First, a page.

Extreme Programming vs. Interaction Design 22 Aug 2005
15 comments Latest by Anonymous Coward
Kent Beck and Alan Cooper each represent an approach to development and design that aims to create better software. But while there’s overlap, there’s at least as much difference. In an interview with the two luminaries, Cooper believes that designing all the software up front will save us from the cost of programming:
There’s enormous cost in writing code, but the real cost in writing code is that code never dies. If you can think this stuff through before you start pouring the concrete of code, you get significantly better results. You get significantly more efficient programming and you don’t end up with pulled teeth.
Naturally, this doesn’t gel very well with the notion of constant and complete iterations. Partly because it assumes a price on software development that no longer necessarily is true in all domains. Especially web development with modern tools.
And partly because it assumes that the interaction designers “… have the capability of visualizing something as complex as the behavior of software” while the customer does not. It’s our experience that designers, as much as customers, need to see something real in order to produce good designs. Trying to design the whole thing up front is simply too hard and, more importantly, not a beneficial way of developing software.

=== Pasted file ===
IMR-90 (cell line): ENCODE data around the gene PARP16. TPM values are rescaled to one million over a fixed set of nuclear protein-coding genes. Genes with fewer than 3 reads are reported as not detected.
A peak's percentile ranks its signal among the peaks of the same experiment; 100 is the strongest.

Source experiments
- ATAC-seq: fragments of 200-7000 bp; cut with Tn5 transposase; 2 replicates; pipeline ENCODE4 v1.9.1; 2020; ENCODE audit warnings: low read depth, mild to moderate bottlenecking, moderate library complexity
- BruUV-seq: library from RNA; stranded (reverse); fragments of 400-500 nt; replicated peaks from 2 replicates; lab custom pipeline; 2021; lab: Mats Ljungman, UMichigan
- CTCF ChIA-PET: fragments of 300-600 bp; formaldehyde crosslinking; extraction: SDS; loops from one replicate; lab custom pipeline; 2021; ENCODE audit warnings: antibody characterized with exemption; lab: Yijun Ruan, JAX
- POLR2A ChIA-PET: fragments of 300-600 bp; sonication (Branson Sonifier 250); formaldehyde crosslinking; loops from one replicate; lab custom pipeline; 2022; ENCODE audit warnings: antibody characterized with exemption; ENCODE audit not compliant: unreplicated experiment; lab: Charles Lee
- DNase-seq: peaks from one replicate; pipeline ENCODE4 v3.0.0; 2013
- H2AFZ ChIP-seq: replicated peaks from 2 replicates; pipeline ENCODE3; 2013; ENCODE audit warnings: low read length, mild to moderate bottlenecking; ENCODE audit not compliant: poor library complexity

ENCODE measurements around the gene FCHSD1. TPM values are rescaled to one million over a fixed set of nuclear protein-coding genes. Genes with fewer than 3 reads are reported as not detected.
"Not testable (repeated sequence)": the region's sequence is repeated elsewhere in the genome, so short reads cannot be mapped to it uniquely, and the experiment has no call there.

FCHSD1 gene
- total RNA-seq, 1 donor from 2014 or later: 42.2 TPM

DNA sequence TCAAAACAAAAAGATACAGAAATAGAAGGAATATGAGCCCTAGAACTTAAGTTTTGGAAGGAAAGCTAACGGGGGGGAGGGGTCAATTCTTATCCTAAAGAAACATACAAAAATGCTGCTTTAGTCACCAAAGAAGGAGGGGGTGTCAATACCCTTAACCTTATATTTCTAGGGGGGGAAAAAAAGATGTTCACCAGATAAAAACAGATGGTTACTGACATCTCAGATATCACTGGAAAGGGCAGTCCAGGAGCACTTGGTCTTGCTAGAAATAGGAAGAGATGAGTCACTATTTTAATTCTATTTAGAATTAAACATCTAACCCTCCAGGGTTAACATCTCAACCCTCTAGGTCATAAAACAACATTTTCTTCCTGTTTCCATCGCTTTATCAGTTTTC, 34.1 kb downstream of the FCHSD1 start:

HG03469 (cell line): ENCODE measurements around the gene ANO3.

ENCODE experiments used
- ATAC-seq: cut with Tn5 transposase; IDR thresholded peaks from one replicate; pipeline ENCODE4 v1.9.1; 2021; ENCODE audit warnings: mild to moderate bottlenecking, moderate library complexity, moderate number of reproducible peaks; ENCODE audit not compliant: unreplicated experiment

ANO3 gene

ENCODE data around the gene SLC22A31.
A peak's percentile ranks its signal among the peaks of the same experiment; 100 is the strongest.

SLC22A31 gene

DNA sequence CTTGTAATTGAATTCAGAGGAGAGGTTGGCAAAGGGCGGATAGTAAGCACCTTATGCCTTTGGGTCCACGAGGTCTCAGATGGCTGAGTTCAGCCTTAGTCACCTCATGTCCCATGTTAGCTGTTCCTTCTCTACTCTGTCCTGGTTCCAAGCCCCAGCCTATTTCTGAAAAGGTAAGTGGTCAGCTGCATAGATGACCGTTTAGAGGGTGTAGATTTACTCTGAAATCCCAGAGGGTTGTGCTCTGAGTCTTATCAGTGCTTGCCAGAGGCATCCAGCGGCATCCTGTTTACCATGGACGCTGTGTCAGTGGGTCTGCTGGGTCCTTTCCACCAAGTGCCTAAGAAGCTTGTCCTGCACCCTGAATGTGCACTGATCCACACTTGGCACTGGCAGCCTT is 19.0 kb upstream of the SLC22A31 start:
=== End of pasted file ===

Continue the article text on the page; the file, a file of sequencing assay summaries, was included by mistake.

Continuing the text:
But while it seems that some Cooper’s assumptions might be eroding, he brings an excellent perspective on the role of design into the traditional XP-idea of a customer-programmer relationship. Just as we’ve said before, programmers alone can not bear the burden of designing software alone.
You definitely need a customer-designer-programmer triangle, but once you have that, it makes a lot of sense to have it play in an XP-like framework of iterations and just-in-time decisions on both features and implementations.
Getting Real is, in large part, an attempt to take Cooper’s notion of design and fit it into XP’s iterations. Design needs to be the bridge between customers and programmers, but it also can benefit from being informed throughout the development. Don’t attempt to fortune-tell it all upfront.
UPDATE: A fellow student from my time at the Copenhagen Business School has actually just recently explored the mix in a paper entilted Introducing User-Centered Design to Extreme Programming (PDF).